22. Oracle Bones Calendar

  23. Writing • The Chinese writing system was perfected during this period. • Writing facilitated the development of a bureaucratic state. • Chinese script was logographic. • This restricted literacy to a tiny elite. • China’s logographic writing system had important advantages. • Many of China’s neighbors adopted the Chinese script.

  24. The Evolution of ChineseWriting during the Shang Pictographs Semantic-Phonetics

  25. Axe Scepter – 1100 BCE - jade Ceremonial Dagger – 1028 BCE

  26. Bronzes • During the Shang period, bronze had an important place in ritual. • Modern scholars disagree about the significance of the decoration on Shang bronzes. • Bronze making spread beyond the territory controlled by the Shang kings.

  27. ShangUrn

  28. Shang Bronzes

  29. Ritual Wine Vessel – bronze, 13c BCE

  30. Zhou Dynasty 1027 - 256 BCE

  31. The Zhou Dynasty (ca 1050−256 B.C.E.) • Zhou Politics • The Zhou of the Wei basin conquered the Shang Dynasty in the eleventh century B.C.E. • They assimilated well with the Shang. • The Zhou originated the political concept of the Mandate of Heaven.

  32. Early Zhou rulers established a decentralized system of government. • By 800 B.C.E. Zhou territory was divided into approximately 200 domains. • In such a system, the control of the king was always tenuous. • As new border states emerged, they eventually defeated the Zhou king in 771 B.C.E. • Over time, China descended into a period of constant fighting known as the Warring States Period (403−221 B.C.E.).

  33. Western Zhou:1027-771 BCE

  34. Eastern Zhou:771-256 BCE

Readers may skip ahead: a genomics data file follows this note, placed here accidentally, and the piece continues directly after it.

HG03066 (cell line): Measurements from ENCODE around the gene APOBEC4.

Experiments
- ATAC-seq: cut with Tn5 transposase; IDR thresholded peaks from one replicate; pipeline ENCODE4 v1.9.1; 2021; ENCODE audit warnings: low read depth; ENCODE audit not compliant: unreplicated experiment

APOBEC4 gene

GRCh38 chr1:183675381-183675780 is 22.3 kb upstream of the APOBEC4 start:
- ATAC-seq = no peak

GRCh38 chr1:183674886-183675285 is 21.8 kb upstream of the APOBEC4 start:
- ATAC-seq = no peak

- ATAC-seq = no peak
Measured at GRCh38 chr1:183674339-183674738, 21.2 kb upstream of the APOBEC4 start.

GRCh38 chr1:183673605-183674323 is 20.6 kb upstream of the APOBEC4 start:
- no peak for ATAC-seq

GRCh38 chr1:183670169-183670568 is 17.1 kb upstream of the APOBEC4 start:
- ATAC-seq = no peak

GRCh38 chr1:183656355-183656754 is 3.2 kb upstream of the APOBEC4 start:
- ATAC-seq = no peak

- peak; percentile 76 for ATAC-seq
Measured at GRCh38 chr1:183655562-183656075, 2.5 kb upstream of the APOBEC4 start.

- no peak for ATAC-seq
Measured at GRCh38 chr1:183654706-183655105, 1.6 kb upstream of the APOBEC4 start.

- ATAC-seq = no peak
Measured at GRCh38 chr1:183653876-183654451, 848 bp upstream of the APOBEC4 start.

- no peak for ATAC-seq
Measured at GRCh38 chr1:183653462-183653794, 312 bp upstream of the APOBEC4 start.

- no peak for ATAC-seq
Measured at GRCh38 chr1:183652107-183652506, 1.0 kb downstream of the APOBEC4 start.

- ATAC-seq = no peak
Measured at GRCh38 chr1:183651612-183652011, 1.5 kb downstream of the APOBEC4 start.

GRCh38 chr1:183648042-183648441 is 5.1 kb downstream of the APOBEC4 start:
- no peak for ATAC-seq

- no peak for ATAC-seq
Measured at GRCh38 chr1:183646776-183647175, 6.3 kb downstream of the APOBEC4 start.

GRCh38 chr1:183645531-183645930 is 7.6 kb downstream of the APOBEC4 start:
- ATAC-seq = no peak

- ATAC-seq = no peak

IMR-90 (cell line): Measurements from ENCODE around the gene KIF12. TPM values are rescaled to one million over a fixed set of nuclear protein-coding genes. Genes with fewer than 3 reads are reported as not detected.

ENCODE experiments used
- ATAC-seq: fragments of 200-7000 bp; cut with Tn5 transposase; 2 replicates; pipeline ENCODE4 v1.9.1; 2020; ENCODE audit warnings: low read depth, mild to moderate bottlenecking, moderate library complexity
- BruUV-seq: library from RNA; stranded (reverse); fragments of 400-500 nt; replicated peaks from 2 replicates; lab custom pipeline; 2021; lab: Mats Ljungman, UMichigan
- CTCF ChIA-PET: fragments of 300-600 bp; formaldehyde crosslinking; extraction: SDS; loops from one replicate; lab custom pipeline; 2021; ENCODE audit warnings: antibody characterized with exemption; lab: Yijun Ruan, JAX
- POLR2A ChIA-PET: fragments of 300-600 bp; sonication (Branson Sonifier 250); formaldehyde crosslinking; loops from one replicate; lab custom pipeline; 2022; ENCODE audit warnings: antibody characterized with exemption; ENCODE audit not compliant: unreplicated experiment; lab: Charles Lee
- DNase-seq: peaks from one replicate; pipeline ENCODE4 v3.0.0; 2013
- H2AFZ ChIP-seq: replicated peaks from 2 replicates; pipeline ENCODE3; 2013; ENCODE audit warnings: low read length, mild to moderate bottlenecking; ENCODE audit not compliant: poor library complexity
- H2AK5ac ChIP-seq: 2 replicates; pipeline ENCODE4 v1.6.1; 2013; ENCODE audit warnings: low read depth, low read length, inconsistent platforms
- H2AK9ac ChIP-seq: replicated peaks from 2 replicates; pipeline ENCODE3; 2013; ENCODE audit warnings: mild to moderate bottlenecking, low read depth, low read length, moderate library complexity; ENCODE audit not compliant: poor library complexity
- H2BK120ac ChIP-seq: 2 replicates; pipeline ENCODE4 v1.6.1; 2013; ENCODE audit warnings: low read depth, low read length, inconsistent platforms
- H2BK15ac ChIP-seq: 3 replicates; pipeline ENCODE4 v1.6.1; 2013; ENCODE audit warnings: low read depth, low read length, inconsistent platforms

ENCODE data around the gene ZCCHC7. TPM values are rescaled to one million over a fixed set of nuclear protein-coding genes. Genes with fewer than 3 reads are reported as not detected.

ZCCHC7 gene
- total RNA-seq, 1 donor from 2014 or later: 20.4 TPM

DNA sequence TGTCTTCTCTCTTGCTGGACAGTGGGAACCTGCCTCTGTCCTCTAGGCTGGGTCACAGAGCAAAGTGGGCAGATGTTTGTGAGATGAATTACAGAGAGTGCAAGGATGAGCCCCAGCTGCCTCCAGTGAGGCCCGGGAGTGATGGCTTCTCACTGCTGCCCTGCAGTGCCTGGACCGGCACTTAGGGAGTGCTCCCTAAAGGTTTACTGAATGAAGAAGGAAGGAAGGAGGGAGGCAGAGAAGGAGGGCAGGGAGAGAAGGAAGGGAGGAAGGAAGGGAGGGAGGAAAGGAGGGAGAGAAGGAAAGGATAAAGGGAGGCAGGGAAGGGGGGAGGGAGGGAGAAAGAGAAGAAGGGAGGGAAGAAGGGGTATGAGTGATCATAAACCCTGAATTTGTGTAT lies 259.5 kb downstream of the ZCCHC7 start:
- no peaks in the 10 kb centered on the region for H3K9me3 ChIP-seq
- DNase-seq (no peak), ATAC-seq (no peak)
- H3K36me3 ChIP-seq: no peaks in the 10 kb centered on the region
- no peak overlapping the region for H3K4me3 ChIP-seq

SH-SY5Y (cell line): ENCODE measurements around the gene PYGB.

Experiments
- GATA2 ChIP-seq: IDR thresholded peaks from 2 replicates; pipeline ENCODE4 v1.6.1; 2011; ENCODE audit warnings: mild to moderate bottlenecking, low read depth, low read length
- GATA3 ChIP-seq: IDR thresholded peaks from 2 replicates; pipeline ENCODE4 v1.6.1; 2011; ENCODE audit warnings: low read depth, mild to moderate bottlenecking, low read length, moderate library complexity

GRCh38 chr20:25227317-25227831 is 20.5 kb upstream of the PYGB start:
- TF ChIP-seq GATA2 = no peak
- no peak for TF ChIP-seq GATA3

35. Ritual Food Vessel, bronze 11c BCE (Western Zhou)

  36. Pendant of a Dancer - jade 3c BCE (Eastern Zhou)

  37. Ritual Wine Vessel – 4cbronze, silver, gold, copper

  38. Zhou Coins - bronze

  39. “T’ien Ming” The Mandate of Heaven • The leader must lead by ability and virtue. • The dynasty's leadership must be justified by succeeding generations. • The mandate could be revoked by negligence and abuse; the will of the people was important.

  40. A new dynasty comes to power. The emperorreforms the govt.& makes it moreefficient. Start here Emperor isdefeated !! Lives of common people improved;taxes reduced;farming encouraged. TheDynasticCycle Rebel bands findstrong leader whounites them.Attack the emperor. Problems begin(extensive wars,invasions, etc.) Poor loserespect for govt.They join rebels& attack landlords. Taxes increase;men forced towork for army.Farming neglected. Droughts,floods,famines occur. Govt. increasesspending; corruption.

  41. Zhou Society Early Zhou society was based on aristocracy. • By the middle of this period, cities had been founded all over China. • During the Warring States period the old aristocratic society was undermined by competition between the states and advances in military technology. • Social mobility within the elite also increased during this period. • Peripheral territories began to participate in the culture of the “Central States.”